The point of this chapter is (1) that diagonal matrices are awesome, and (2) to explain the conditions under which one has a *diagonalizable *matrix on their hands. As to why one would want to diagonalize a matrix, see (1).

### Diagonal matrices

A **diagonal **matrix is a square matrix satisfying unless . Diagonal matrices have the nicest possible properties in their algebra. If and are diagonal matrices of size , then

- , , and are diagonal. More to the point, !
- and is zero if any of the diagonal entries of are.

* e.g. *Let

First, is diagonal. Second, .

Finally, observe that for any basis vector , that . In other words, all a diagonal matrix does to the basis vectors is scale them. (This will be important later.)

### Similar matrices

Recall that all matrices represent linear transformations written in a given basis. If a matrix is square, it represents a linear operator (a linear map from a space to itself, up to isomorphism). If two square matrices and represent the same linear operator, then they are **similar** and we write .

From another point of view, the only difference between and is that they act on their vector space in terms of different bases. Therefore, there is a change of basis matrix such that : either you act on the space and then change the basis or change the basis and then act on the space, but the result is the same. Therefore, an equivalent definition of similarity is the existence of an invertible matrix such that .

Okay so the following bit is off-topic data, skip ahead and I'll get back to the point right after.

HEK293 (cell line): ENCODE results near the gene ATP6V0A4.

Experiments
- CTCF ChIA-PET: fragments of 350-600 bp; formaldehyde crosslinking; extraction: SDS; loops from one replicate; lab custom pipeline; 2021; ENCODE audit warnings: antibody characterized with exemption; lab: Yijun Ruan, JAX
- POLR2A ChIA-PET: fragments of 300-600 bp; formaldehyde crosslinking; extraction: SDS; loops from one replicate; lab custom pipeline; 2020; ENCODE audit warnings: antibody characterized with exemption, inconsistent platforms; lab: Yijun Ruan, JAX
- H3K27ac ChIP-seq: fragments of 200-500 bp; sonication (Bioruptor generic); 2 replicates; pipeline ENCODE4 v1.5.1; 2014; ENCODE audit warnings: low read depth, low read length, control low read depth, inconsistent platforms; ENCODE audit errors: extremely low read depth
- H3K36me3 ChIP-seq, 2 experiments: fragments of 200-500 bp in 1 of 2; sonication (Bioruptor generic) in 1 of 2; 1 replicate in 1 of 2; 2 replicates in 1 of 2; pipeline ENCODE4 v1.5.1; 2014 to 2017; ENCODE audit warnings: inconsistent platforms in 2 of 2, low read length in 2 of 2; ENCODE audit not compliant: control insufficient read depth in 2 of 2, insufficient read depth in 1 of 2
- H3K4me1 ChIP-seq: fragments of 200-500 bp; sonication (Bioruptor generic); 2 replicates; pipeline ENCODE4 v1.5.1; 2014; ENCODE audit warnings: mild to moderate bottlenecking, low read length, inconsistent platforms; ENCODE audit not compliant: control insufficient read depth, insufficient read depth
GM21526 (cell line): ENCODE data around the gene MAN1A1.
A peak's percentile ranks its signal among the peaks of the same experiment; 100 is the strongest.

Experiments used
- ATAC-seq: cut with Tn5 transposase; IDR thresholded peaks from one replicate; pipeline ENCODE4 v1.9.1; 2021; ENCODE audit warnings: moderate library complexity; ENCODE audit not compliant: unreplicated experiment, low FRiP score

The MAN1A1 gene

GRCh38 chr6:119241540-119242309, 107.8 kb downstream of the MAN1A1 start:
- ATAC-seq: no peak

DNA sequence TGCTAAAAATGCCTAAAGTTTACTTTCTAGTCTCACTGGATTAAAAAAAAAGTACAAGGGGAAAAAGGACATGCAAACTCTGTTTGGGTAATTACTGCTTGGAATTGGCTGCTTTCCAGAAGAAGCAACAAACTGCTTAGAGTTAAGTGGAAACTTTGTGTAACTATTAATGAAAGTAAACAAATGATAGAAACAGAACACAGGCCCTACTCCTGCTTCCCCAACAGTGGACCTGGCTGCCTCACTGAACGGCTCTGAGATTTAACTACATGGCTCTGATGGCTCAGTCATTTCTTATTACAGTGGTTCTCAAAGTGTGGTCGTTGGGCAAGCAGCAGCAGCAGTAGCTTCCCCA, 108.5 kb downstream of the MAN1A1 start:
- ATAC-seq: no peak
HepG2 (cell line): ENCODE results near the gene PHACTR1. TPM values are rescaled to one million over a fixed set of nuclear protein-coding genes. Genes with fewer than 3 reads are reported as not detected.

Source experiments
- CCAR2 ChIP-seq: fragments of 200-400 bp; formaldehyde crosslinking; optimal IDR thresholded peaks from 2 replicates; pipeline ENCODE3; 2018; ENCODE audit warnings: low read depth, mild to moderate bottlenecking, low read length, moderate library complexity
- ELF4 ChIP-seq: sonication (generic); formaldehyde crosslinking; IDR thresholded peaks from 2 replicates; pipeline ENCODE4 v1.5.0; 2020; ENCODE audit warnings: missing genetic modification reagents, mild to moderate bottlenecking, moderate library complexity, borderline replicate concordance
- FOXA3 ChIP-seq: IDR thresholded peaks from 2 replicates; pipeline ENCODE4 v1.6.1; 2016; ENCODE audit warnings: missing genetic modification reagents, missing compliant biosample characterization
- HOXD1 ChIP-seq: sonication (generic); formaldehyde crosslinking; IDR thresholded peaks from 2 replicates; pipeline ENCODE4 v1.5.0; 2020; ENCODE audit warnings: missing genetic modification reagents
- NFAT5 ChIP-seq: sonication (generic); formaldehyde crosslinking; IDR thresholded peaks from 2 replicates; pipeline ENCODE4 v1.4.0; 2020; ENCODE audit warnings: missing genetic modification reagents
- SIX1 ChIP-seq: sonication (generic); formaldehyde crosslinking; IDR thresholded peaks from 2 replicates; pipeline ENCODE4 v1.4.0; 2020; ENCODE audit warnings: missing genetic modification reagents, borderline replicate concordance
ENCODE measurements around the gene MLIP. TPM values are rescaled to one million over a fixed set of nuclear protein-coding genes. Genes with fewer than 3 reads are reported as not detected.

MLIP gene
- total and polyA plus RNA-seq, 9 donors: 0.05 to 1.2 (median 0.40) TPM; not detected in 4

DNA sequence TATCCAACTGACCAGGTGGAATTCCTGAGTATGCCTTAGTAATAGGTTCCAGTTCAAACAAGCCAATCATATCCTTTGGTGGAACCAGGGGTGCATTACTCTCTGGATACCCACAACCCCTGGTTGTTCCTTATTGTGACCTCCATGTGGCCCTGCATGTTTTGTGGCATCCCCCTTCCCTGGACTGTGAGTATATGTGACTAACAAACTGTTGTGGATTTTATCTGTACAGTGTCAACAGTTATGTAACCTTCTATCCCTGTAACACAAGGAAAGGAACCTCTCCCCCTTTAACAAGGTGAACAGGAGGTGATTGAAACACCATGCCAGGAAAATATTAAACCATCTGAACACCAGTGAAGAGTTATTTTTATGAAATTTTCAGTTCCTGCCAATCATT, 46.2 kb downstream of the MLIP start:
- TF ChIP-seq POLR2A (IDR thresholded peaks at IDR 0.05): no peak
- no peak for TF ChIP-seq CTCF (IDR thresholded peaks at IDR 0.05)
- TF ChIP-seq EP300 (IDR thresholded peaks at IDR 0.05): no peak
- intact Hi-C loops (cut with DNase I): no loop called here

An obvious application of this concept is to ask whether a given square matrix is **diagonalizable**, or similar to a diagonal matrix.

### Eigenvectors and eigenvalues

Remember that a diagonal matrix just scales the basis elements. Let’s put some math into that sentence. If is a linear operator on , then is an **eigenvector** of the **eigenvalue ** if

The eigenvectors of form a vector space,

which is a subspace of .

Therefore, *acts diagonally* on its eigenvectors. If we could write the whole space in terms of the eigenvectors, then we could find a diagonal matrix for .

*is diagonalizable if its eigenvectors form a basis for *.

How do you find eigenvalues for a square matrix , then? We must solve the equation

for and . First, write ; now we can subtract and distribute.

If is a nonzero vector that destroys, then must cause . The determinant is a polynomial in , called the **characteristic polynomial **of . Its roots are the eigenvalues of . Once you have the eigenvalues, you can solve for .